A Promising Tool in Retina Regeneration: Current Perspectives and Challenges When Using Mesenchymal Progenitor Stem Cells in Veterinary and Human Ophthalmological Applications
Anna Cislo-Pakuluk , Krzysztof Marycz
AbstractVisual impairment is a common ailment of the current world population, with more exposure to CCD screens and fluorescent lighting, approximately 285 billion people suffer from this deficiency and 13% of those are considered clinically blind. More common causes for visual impairment include age-related macular degeneration (AMD), glaucoma and diabetic retinopathy (Zhu et al. Molecular Medicine Reports, 2015; Kolb et al. 2007; MachaliA''ska et al. Current Eye Research, 34(9),748-760, 2009) among a few. As cases of retinal and optic nerve diseases rise, it is vital to find a treatment, which has led to investigation of the therapeutic potential of various stem cells types (Bull et al. Investigative Opthalmology & Visual Science, 50(9), 4244, 2009; Bull et al. Investigative Opthalmology & Visual Science, 49(8), 3449, 2008; Yu et al. Biochemical and Biophysical Research Communications, 344(4), 1071-1079, 2006; Na et al. Graefe's Archive for Clinical and Experimental Ophthalmology, 247(4), 503-514, 2008). In previous studies, some of the stem cell variants used include human Muller SCs and bone marrow derived SCs. Some of the regenerative potential characteristics of mesenchymal progenitor stem cells (MSCs) include their multilineage differentiation potential, their immunomodulatory effects, their high proliferative activity, they can be easily cultured in vitro, and finally their potential to synthesize and secrete membrane derived vesicles rich in growth factors, mRNA and miRNA which possibly aid in regulation of tissue damage regeneration. These facts alone, explain why MSCs are so widely used in clinical trials, 350 up to date (Switonski, Reproductive Biology, 14(1), 44-50, 2014). Animal studies have demonstrated that sub-retinal transplantation of MSCs delays retinal degeneration and preserves retinal function through trophic response (Inoue et al. Experimental Eye Research, 85(2), 234-241, 2007). Umbilical cord derived MSCs (UC/MSCs) have also been shown to contain neuroprotective features of ganglion cells in rat studies (Zwart et al. Experimental Neurology, 216(2), 439-448, 2009). This review aims to present current MSC therapies in practice, as well as their retinal regeneration potential in animal models, and their innovative prospects for treatment of human retinal diseases.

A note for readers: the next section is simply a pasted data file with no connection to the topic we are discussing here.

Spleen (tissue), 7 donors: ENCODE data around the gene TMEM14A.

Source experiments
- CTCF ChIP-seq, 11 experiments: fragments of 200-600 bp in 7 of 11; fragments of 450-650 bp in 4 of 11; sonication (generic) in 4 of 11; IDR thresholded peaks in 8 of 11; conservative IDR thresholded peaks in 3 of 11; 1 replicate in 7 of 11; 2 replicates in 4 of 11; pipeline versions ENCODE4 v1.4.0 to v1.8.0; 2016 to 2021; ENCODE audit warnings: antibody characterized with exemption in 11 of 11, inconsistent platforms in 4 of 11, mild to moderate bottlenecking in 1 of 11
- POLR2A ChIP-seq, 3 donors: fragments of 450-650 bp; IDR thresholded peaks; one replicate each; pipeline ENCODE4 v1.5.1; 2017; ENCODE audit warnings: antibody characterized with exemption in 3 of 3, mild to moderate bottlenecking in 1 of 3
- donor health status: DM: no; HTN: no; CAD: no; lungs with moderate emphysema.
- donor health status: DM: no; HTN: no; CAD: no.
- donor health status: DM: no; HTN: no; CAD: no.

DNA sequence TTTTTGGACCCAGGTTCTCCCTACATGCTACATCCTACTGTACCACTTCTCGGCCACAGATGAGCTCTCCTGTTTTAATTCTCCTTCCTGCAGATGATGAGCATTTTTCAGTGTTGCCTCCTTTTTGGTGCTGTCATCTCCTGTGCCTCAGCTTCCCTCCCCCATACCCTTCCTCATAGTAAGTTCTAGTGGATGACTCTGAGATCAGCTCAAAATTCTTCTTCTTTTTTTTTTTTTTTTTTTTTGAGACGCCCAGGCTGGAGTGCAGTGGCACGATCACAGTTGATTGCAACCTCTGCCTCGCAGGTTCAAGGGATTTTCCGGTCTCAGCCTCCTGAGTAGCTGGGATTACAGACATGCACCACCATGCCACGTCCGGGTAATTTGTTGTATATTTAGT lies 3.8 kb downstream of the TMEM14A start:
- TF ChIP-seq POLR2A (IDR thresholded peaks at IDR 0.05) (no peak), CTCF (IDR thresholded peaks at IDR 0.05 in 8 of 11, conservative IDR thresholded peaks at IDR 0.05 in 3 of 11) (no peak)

|Journal series||Stem Cell Reviews and Reports (Stem Cell Reviews), ISSN 1550-8943, (A 30 pkt)|
|Publication size in sheets||0.5|
|Keywords in English||Human retinal diseases; Glaucoma neuroprotection; Stem cell therapy; Retinal vascular diseases retinal pigment epithelium regeneration|
|ASJC Classification||; ;|
|Internal identifier||63874; PX-59cb56bad5dee6e180457a23|
|License||Journal (articles only); published final; ; after publication|
|Score||= 30.0, 02-09-2020, ArticleFromJournal|
|Publication indicators||= 23; = 25; : 2016 = 0.903; : 2017 = 3.612 (2) - 2017=3.396 (5)|
|Citation count*||36 (2020-09-21)|
* presented citation count is obtained through Internet information analysis and it is close to the number calculated by the Publish or Perish system.